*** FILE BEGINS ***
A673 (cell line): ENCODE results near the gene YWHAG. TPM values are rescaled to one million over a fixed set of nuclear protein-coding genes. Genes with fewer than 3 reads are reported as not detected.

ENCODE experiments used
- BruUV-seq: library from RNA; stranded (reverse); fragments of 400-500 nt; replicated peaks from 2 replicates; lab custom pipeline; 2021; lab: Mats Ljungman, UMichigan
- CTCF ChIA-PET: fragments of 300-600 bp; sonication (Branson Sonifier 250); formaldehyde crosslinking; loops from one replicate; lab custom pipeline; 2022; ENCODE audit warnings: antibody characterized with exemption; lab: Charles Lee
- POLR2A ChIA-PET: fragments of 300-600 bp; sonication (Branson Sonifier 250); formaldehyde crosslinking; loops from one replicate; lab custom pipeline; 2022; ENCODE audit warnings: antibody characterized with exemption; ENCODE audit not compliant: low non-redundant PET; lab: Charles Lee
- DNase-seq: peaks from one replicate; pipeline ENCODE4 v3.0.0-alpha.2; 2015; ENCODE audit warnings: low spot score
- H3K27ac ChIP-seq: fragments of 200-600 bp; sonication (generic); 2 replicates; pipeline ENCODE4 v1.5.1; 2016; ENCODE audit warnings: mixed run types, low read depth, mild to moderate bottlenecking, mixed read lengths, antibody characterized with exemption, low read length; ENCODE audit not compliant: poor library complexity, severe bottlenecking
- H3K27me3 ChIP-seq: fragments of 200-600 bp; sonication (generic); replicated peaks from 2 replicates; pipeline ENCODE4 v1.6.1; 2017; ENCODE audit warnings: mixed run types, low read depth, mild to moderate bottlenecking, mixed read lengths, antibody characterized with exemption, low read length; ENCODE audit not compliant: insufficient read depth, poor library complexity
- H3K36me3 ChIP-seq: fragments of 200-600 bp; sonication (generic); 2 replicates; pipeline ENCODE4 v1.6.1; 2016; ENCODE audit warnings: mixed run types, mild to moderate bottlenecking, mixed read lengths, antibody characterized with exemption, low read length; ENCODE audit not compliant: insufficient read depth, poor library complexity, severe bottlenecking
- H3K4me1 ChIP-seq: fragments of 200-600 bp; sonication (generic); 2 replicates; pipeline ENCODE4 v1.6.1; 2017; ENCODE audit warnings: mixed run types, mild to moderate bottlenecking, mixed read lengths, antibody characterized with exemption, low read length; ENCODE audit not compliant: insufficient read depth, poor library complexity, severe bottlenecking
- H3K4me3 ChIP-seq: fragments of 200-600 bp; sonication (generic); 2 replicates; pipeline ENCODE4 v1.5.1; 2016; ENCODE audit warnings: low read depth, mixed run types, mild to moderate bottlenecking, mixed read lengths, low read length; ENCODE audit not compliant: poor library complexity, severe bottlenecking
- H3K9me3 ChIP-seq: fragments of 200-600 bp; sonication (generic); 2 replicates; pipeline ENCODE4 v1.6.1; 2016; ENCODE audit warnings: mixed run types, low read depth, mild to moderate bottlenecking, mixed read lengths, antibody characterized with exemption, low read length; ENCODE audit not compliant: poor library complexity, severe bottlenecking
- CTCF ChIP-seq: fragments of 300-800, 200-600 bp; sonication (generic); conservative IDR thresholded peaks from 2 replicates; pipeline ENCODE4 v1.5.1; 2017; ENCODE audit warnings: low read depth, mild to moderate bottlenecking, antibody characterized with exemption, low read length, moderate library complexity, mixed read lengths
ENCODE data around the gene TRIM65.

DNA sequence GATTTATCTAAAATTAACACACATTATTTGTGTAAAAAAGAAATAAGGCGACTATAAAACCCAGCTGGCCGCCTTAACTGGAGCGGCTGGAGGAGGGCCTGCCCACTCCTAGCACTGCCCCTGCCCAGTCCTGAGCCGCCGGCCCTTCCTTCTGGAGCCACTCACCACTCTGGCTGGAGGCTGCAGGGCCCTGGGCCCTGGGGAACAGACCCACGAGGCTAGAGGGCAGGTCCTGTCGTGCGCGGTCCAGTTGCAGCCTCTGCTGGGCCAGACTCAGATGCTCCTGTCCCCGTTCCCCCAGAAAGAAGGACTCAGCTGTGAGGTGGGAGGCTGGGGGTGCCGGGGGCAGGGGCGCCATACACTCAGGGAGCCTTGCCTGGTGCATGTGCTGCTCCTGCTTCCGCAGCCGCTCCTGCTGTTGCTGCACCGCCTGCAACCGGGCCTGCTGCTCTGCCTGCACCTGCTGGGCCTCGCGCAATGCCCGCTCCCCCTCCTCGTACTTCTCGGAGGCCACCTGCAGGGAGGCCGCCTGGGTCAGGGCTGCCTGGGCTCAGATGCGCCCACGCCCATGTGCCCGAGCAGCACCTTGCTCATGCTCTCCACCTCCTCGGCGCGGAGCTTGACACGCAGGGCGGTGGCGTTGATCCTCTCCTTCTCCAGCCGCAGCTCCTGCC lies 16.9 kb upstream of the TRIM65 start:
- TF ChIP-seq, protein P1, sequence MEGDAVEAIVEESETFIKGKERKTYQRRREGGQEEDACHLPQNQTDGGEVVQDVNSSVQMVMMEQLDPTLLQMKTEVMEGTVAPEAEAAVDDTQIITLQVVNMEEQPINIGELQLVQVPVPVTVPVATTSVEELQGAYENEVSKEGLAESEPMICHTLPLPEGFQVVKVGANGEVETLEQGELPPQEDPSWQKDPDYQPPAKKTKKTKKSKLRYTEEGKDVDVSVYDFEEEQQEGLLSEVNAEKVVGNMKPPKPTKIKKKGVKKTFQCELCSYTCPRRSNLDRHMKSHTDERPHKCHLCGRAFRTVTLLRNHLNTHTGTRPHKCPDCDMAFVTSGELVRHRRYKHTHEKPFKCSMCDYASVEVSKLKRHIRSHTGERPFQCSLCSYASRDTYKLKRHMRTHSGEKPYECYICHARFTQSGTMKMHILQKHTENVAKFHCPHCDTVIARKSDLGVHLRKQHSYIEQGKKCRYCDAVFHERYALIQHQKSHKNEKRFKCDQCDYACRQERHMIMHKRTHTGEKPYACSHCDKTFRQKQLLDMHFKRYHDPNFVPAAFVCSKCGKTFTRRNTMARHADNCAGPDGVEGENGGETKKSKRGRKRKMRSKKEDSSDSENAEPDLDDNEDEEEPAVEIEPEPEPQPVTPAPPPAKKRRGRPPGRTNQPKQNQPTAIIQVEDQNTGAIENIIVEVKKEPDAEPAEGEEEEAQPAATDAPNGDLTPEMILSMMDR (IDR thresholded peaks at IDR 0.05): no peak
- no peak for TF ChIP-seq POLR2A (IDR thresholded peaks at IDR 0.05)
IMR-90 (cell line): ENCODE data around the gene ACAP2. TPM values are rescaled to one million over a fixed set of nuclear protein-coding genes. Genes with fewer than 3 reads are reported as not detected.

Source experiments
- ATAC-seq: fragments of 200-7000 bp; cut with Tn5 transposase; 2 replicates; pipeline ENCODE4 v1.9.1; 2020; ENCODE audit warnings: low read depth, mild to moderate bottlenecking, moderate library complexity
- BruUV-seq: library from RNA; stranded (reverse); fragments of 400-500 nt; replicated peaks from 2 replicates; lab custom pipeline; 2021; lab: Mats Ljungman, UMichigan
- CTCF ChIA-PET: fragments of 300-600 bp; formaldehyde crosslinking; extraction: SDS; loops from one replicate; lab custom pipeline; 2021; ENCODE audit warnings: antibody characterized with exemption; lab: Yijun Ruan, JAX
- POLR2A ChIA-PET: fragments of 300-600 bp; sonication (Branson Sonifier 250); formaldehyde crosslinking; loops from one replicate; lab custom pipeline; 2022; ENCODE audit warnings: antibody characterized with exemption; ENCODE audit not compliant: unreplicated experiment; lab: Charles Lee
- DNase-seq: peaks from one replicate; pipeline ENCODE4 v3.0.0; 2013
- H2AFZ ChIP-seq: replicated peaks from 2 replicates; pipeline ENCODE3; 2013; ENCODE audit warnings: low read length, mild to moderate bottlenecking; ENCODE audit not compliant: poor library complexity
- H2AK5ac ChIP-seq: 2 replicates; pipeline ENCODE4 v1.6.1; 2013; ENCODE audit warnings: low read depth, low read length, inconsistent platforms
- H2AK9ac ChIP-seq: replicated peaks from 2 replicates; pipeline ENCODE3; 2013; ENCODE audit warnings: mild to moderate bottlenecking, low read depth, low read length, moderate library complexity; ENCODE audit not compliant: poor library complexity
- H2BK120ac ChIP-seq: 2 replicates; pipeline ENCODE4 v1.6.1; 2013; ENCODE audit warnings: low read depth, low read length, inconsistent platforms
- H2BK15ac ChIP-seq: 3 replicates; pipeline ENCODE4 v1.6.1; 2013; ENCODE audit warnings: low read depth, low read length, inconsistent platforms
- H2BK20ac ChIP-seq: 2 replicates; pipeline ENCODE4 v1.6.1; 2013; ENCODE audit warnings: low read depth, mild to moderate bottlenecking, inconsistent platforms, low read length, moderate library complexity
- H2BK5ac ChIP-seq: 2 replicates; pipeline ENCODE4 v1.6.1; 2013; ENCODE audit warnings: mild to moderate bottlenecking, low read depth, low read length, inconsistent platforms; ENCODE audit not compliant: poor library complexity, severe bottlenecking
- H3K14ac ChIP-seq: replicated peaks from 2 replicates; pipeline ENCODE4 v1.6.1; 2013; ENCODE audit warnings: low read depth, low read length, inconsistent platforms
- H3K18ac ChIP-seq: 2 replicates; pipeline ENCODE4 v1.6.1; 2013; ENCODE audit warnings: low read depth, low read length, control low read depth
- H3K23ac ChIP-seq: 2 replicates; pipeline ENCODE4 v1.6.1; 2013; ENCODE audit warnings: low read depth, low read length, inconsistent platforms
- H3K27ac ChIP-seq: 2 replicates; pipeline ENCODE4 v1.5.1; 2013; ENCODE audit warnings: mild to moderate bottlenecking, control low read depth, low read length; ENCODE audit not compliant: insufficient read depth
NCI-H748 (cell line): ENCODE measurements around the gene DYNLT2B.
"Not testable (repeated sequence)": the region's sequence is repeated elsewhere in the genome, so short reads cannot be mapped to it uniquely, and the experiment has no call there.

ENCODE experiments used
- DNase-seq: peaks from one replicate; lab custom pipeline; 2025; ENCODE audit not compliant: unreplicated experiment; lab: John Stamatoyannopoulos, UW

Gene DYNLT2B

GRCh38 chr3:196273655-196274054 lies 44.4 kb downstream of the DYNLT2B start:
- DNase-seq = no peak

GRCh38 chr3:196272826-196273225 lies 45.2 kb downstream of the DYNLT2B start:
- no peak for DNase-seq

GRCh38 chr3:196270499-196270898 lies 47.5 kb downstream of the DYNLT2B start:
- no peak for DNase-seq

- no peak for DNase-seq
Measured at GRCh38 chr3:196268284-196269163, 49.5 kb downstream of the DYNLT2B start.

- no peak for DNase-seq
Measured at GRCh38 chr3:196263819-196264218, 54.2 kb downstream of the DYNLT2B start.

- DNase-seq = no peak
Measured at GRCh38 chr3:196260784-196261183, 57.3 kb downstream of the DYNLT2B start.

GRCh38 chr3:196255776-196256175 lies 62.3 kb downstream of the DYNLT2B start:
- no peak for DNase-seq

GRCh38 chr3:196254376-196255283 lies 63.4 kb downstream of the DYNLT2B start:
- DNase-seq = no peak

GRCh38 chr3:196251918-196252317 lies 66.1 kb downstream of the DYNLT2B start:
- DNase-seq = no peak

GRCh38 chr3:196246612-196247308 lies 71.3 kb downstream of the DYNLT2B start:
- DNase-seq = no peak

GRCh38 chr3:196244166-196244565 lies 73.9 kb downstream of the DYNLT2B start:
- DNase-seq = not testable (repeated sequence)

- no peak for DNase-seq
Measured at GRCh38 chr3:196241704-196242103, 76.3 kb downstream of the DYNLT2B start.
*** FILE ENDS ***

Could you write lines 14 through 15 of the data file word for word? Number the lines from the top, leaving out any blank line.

ENCODE data around the gene TRIM65.

DNA sequence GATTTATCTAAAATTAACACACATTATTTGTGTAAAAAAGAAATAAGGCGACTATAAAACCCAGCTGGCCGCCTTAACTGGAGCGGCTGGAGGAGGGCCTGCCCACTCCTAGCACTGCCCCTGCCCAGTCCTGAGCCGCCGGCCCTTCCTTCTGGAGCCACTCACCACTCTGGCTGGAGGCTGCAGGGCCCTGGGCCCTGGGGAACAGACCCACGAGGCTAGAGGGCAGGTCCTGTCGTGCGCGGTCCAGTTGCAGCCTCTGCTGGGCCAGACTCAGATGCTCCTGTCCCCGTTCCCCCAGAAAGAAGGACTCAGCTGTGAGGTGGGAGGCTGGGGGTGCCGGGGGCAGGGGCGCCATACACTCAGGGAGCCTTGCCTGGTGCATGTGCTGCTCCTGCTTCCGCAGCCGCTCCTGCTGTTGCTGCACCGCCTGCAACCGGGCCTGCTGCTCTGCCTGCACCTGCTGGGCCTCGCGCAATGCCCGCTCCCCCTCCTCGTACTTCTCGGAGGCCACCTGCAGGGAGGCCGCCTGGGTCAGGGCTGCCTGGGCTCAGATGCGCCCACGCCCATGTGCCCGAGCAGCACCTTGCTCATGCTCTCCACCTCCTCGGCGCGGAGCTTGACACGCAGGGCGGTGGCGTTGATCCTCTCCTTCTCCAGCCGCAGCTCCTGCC lies 16.9 kb upstream of the TRIM65 start: